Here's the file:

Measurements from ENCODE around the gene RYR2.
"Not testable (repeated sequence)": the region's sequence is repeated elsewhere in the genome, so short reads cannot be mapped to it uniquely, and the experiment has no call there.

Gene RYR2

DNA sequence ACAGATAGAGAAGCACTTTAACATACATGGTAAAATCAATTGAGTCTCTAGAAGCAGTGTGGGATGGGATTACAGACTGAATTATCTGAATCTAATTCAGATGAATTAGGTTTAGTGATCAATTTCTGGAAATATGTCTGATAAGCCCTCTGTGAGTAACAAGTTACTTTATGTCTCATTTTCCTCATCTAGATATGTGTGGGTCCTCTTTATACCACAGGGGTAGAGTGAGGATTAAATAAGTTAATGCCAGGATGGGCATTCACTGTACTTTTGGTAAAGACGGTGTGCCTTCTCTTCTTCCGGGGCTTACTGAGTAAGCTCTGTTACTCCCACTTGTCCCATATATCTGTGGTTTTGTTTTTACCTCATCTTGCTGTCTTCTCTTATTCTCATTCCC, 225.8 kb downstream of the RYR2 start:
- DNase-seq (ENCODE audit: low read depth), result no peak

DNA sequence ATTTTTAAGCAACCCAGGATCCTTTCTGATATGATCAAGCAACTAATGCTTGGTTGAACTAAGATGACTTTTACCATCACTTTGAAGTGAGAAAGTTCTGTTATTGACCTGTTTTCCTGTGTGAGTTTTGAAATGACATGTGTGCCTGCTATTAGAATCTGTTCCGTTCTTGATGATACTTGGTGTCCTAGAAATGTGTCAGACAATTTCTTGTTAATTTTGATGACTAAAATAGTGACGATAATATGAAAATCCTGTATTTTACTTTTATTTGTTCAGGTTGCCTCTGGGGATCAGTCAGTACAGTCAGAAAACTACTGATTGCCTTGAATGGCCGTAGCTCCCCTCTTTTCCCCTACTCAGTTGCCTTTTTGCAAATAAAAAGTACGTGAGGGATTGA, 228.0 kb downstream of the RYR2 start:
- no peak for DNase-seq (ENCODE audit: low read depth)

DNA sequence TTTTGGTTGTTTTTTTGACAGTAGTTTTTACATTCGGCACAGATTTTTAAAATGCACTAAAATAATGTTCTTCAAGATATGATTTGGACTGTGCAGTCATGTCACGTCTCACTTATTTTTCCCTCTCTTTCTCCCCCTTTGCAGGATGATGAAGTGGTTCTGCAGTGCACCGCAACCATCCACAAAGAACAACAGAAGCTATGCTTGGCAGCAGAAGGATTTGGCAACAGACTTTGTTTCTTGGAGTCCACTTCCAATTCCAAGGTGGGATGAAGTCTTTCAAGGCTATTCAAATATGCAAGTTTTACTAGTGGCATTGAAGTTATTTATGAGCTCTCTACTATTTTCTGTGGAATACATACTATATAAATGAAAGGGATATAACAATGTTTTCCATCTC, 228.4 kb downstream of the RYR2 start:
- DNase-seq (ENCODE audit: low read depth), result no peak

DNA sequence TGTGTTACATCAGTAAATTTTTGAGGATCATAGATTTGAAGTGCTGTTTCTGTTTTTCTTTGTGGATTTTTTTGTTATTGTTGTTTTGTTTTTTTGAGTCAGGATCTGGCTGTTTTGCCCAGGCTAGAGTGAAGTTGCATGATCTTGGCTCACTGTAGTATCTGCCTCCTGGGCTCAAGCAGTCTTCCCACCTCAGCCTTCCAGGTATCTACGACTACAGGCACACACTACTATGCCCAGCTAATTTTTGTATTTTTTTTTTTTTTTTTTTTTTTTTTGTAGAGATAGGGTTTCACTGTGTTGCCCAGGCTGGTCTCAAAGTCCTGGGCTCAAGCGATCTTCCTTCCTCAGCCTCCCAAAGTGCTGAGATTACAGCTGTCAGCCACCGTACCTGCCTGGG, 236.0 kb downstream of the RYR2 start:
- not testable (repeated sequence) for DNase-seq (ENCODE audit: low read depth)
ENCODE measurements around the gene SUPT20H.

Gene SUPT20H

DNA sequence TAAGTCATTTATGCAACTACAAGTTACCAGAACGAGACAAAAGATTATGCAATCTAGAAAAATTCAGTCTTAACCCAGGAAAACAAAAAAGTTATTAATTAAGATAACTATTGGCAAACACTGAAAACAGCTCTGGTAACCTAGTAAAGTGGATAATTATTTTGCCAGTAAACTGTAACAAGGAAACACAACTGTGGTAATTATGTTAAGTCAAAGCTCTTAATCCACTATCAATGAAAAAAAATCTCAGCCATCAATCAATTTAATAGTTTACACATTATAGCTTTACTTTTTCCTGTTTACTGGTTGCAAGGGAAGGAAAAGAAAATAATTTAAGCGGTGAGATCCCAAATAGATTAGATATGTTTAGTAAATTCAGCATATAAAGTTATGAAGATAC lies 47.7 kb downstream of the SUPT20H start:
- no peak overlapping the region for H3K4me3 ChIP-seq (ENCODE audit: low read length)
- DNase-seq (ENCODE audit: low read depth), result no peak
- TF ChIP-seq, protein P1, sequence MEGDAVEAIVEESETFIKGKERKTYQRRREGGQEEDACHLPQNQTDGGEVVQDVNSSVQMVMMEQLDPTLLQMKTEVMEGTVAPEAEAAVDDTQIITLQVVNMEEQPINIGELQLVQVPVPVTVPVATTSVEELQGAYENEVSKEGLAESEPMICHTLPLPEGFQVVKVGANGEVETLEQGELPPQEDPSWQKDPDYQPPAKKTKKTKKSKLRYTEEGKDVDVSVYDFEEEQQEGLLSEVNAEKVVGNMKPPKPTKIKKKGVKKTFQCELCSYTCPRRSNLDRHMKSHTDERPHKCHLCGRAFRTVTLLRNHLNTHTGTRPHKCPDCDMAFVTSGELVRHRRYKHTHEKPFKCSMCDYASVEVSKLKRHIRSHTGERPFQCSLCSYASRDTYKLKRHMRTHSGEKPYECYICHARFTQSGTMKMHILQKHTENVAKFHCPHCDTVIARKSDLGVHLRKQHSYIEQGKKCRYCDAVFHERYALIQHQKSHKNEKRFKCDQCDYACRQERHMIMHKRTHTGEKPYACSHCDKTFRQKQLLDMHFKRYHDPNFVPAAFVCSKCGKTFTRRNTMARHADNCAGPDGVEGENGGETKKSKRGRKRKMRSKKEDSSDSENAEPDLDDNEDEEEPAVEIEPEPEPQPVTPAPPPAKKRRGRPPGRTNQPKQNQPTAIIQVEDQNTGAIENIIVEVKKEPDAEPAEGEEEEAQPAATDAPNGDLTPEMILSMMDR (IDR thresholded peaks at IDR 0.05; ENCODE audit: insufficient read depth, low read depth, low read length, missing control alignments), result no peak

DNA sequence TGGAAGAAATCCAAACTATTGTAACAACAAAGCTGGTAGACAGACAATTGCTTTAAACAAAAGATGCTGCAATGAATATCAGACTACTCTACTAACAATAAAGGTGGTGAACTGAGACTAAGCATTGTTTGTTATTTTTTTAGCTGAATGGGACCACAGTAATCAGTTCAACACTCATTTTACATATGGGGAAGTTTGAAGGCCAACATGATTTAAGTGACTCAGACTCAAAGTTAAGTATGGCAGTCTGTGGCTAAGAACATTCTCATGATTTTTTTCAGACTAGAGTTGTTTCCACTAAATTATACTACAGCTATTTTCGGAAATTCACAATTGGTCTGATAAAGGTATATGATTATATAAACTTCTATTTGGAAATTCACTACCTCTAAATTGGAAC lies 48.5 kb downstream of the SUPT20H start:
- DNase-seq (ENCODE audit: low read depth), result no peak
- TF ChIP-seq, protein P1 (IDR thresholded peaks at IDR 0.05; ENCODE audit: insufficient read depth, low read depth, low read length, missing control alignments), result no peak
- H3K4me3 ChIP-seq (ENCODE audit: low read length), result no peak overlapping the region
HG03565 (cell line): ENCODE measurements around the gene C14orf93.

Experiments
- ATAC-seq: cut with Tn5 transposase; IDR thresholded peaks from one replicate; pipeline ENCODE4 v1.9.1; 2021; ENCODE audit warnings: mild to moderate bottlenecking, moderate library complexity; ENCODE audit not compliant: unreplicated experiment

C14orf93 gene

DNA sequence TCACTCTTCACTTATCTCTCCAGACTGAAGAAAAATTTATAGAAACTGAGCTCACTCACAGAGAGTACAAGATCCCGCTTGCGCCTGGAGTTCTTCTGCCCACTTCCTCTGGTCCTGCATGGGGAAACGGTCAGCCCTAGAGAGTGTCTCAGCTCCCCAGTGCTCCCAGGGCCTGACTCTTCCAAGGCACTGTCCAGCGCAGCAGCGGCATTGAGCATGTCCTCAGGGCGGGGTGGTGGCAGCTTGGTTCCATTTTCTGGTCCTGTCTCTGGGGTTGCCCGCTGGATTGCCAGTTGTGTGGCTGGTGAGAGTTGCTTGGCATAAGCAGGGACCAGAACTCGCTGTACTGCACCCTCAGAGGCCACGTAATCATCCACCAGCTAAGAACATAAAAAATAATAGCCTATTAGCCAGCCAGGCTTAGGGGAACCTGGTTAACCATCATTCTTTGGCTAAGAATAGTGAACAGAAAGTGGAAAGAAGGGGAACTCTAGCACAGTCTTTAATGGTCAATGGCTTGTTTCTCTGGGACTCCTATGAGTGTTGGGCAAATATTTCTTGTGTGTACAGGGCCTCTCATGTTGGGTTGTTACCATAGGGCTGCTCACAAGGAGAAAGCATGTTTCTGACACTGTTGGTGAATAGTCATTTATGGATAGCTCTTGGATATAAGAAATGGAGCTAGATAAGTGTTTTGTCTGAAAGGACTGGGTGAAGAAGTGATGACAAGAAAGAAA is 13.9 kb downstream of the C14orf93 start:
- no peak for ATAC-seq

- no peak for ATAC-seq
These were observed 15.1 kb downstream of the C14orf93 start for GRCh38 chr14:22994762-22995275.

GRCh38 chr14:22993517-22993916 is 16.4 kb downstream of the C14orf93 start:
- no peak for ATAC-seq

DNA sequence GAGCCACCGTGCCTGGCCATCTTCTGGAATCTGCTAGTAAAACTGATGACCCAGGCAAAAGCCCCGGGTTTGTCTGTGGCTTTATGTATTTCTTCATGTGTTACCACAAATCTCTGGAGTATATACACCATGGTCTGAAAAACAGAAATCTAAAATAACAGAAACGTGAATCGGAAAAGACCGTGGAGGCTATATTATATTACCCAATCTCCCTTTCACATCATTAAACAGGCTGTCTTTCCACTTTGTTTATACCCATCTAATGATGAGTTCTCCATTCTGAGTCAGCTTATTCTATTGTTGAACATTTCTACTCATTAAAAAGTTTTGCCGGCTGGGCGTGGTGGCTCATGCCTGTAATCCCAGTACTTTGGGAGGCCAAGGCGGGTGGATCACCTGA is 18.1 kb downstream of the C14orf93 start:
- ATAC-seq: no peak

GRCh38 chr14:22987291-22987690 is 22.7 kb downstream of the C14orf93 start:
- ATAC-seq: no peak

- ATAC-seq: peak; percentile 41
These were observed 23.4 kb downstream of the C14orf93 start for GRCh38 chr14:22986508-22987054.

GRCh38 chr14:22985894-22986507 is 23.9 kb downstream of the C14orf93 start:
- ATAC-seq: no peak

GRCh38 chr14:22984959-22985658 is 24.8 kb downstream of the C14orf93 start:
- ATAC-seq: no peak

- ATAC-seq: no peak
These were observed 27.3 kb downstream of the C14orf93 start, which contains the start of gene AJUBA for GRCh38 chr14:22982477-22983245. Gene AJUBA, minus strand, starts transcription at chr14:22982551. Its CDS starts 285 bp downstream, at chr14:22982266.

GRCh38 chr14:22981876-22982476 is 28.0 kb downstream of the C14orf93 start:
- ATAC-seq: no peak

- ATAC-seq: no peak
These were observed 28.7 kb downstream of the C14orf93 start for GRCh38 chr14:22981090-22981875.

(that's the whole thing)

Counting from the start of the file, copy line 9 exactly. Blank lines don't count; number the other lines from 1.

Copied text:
- DNase-seq (ENCODE audit: low read depth), result no peak